Eisgruber '83 asks for alumni support to expand size of incoming classes| Sep 23, 2014
PHILADELPHIA — University President Christopher Eisgruber '83 urged alumni to consider expanding the size of the incoming freshman class at an alumni event here on Tuesday evening.
“I’m proud of all the students who we have, but I know we can do better and do more by taking more students,” he said. Eisgruber described a University education as a gift, asking “Can we give that gift to more students this year?” The idea of expanding the student body was first floated at a meeting of the Council of the Princeton University community last September.
The number of applications grows each year, he said, noting that with over 27,000 applicants per year, the University is turning away more than 92 percent of them. He called this a source of stress for applicants and added that the goal of increasing socioeconomic diversity could be addressed by accepting more qualified students on the whole.
“One of the highest priorities for me going forward is to increase the socioeconomic diversity of our student body,” he said.
This would include not only increasing the number of Pell Grant-eligible students but also those in the middle class who do not necessarily meet the cutoff for federal grants. Although students who come from less privileged backgrounds may have a harder transition, research shows their chances of success will be higher at an elite institution such as the University than anywhere else, Eisgruber said.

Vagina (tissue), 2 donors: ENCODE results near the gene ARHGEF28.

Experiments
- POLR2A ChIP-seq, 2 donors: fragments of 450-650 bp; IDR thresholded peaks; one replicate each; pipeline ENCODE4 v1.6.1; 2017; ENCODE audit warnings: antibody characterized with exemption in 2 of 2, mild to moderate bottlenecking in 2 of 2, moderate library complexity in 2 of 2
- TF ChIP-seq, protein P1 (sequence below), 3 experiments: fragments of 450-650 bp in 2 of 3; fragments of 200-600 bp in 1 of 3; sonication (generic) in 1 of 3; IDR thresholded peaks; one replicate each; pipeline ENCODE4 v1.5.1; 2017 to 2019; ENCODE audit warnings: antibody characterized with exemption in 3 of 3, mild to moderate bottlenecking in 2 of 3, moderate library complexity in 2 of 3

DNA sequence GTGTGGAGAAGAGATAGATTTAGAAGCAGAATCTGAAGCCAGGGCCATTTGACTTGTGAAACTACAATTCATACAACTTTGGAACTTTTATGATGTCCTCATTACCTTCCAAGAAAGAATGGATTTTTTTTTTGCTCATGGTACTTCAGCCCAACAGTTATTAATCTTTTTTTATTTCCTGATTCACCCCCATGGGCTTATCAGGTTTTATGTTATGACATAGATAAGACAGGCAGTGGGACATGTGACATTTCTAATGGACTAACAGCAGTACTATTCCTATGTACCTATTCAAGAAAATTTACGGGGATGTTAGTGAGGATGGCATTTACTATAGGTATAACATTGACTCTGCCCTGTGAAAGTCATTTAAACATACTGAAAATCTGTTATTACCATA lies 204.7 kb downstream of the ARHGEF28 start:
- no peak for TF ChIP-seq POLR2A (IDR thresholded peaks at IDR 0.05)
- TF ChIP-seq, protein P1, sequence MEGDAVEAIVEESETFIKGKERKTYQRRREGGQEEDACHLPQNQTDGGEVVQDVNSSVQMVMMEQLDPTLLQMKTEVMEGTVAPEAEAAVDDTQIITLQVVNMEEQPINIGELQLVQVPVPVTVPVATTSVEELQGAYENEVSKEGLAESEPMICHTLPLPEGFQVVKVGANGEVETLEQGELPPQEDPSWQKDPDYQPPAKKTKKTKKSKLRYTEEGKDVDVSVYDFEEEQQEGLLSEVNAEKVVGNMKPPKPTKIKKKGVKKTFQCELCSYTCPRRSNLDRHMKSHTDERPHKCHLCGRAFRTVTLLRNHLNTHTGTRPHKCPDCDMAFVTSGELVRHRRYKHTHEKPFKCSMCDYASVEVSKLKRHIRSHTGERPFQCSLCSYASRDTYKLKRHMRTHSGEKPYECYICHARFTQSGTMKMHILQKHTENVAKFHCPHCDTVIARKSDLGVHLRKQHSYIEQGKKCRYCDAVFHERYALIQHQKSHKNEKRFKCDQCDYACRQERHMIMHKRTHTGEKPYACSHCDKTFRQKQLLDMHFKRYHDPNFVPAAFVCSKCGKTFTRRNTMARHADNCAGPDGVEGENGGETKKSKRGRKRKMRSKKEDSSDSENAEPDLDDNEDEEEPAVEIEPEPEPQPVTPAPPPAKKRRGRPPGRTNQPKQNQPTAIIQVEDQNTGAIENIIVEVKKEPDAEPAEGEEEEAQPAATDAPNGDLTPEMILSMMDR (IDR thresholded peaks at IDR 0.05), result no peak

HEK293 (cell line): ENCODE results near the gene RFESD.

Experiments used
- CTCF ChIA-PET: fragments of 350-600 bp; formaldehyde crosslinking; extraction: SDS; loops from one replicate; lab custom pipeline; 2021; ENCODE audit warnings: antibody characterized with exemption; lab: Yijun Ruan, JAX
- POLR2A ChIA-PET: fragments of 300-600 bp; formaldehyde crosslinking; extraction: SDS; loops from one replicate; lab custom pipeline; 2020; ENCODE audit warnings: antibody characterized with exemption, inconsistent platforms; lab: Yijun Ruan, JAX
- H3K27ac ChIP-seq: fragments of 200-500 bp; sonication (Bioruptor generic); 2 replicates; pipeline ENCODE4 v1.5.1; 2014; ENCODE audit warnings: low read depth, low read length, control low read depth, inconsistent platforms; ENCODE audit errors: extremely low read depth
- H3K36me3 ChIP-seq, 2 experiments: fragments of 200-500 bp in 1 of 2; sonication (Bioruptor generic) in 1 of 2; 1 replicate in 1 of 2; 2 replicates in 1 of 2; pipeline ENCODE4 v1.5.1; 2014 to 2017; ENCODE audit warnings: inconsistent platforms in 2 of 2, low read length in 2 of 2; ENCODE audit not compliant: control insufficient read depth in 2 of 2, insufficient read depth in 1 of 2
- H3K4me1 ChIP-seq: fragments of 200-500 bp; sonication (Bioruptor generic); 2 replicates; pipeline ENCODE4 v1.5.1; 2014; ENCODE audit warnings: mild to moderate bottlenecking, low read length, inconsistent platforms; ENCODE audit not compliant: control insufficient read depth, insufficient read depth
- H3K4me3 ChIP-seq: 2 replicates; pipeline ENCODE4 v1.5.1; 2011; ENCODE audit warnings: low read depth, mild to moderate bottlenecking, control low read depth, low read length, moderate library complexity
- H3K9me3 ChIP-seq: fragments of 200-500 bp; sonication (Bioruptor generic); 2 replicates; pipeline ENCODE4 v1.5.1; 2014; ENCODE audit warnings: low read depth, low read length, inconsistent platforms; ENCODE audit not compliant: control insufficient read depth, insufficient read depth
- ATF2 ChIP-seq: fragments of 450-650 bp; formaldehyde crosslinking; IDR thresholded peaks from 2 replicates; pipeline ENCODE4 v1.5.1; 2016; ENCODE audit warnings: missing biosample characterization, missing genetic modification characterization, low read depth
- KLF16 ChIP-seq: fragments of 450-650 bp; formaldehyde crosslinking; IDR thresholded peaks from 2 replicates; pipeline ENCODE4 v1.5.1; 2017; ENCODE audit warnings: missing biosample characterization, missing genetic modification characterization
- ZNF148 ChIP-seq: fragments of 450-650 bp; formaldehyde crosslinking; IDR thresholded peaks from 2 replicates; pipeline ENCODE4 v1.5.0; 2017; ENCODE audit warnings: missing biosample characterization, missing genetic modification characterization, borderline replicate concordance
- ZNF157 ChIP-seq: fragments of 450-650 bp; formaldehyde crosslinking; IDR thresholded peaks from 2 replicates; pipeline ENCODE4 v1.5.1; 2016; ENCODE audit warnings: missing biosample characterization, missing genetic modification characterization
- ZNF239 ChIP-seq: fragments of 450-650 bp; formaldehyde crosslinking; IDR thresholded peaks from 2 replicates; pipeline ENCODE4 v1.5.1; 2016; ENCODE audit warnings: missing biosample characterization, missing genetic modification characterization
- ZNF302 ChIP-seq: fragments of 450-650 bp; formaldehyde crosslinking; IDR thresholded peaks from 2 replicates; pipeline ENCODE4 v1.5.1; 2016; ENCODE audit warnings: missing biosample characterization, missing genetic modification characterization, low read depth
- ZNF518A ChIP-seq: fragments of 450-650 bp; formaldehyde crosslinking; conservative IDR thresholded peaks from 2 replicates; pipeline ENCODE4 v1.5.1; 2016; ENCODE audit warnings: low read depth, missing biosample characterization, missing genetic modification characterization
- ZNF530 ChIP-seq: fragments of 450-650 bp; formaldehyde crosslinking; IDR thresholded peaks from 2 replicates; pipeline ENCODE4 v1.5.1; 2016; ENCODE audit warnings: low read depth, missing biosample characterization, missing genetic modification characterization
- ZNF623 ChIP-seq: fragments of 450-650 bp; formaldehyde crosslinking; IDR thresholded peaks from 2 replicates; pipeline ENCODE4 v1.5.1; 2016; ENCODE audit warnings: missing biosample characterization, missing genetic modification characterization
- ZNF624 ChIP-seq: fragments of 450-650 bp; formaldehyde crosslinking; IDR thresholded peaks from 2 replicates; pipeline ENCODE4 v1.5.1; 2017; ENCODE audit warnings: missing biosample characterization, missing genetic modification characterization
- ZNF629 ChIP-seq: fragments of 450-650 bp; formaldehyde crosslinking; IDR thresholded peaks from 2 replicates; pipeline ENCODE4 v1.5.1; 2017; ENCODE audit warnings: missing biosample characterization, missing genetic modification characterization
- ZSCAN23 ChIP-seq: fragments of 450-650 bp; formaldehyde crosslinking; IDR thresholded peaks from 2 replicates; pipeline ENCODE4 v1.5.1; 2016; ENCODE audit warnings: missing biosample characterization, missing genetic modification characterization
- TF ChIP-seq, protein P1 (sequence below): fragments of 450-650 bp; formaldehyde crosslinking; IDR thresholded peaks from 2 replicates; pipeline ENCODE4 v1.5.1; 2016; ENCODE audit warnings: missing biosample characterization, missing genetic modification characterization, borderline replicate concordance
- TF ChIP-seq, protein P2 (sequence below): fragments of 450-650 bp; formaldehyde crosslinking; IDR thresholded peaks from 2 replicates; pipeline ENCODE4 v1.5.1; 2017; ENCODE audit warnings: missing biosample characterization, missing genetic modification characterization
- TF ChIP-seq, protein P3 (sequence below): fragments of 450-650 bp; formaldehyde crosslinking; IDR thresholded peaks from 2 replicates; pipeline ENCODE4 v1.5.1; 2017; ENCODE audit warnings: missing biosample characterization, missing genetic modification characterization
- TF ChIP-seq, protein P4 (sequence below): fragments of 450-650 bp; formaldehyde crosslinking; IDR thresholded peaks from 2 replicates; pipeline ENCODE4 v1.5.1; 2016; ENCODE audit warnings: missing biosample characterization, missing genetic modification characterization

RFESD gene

Eisgruber opened up the evening’s discussion by explaining and advocating for the recommended changes to the grading policy, joking that even in locations as far as Seoul, the first question he is asked at town halls is regarding the grading policy.
“I think it’s a good report, and I do hope the faculty approves it,” he said.
He also mentioned that the recent changes to policy regarding sexual assault now put the University in compliance with the Office of Civil Rights’ interpretation of the Title IX code.
“The only acceptable number of sexual assaults on the college campus is zero,” he said.
Alumni, he said, should continue to support not only the University, but also state institutions that are now under the strain of coinciding budget cuts and rising costs.
“All of us who are Princeton alumni, who care about higher education and care about faculty at Princeton, ought to be caring as well about the faculty at these great state flagship institutions,” Eisgruber explained.
When asked about the most surprising aspect of becoming University President, Eisgruber remarked that his increased visibility was unexpected.
“Students are suddenly coming up to me and asking to take selfies with me, sometimes without even introducing themselves,” he said jokingly.
Eisgruber closed the town hall by laying out his mission for the upcoming years: a focus on service, access — which encompasses diversity — and excellence in resources and teaching.
The discussion was moderated by Mark Bernstein ’83, who writes for the Princeton Alumni Weekly. The event was hosted by the Princeton Club of Philadelphia and held in the National Constitution Center.
The event had a record attendance of over 500 alumni and family members.